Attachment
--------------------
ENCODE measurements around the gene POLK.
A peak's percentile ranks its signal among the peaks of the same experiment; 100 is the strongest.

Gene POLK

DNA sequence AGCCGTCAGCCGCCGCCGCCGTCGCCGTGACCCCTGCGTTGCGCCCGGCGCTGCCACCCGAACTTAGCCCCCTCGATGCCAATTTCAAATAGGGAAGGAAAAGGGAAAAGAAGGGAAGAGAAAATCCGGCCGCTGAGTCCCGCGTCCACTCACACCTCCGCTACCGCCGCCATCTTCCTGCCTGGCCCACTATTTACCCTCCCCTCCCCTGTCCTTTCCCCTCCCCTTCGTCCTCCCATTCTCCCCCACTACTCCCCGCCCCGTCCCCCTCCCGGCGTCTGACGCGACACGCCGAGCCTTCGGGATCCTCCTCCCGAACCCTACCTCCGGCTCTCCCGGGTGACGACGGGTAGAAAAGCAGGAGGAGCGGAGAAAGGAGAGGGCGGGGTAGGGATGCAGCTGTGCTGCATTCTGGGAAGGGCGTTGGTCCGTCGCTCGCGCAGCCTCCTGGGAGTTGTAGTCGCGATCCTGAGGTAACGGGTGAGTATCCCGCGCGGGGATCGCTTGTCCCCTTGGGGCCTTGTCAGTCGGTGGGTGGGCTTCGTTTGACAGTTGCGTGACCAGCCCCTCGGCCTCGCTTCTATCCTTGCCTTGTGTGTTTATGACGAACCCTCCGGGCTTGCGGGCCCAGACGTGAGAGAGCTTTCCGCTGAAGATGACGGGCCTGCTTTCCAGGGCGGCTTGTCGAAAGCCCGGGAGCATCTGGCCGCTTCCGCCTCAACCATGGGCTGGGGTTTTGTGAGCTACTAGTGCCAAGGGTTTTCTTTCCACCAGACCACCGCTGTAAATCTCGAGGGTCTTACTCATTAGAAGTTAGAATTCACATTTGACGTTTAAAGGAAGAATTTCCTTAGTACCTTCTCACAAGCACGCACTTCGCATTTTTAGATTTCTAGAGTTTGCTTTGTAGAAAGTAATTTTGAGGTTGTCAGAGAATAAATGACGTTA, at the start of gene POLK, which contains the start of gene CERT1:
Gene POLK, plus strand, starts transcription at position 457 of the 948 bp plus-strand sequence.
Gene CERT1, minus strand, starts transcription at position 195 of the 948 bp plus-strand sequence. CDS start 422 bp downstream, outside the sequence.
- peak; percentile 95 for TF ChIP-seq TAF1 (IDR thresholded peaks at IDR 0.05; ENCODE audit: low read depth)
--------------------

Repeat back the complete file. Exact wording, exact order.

ENCODE measurements around the gene POLK.
A peak's percentile ranks its signal among the peaks of the same experiment; 100 is the strongest.

Gene POLK

DNA sequence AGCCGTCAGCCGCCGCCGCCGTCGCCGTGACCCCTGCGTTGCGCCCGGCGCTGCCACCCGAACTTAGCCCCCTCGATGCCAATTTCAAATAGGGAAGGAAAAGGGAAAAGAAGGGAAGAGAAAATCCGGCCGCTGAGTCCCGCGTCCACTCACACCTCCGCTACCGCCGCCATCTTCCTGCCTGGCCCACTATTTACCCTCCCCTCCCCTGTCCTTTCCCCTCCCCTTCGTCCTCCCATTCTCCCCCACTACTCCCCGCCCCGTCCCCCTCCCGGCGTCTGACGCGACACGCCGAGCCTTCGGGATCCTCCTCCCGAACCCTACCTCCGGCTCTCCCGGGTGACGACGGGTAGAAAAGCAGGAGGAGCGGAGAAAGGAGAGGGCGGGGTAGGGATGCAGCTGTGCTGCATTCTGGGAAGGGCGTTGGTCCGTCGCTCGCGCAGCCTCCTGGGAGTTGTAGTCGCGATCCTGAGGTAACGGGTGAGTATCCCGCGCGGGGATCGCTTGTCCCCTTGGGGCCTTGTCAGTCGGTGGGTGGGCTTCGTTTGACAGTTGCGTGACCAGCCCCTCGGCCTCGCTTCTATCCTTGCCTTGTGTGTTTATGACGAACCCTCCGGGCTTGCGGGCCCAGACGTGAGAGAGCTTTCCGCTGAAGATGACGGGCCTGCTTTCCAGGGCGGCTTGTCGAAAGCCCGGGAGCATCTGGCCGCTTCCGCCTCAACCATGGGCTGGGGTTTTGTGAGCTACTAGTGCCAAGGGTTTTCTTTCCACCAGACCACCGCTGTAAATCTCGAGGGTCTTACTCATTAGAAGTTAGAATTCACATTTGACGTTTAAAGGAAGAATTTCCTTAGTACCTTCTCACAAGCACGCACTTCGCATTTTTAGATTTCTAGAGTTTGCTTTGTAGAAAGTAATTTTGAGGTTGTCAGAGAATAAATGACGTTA, at the start of gene POLK, which contains the start of gene CERT1:
Gene POLK, plus strand, starts transcription at position 457 of the 948 bp plus-strand sequence.
Gene CERT1, minus strand, starts transcription at position 195 of the 948 bp plus-strand sequence. CDS start 422 bp downstream, outside the sequence.
- peak; percentile 95 for TF ChIP-seq TAF1 (IDR thresholded peaks at IDR 0.05; ENCODE audit: low read depth)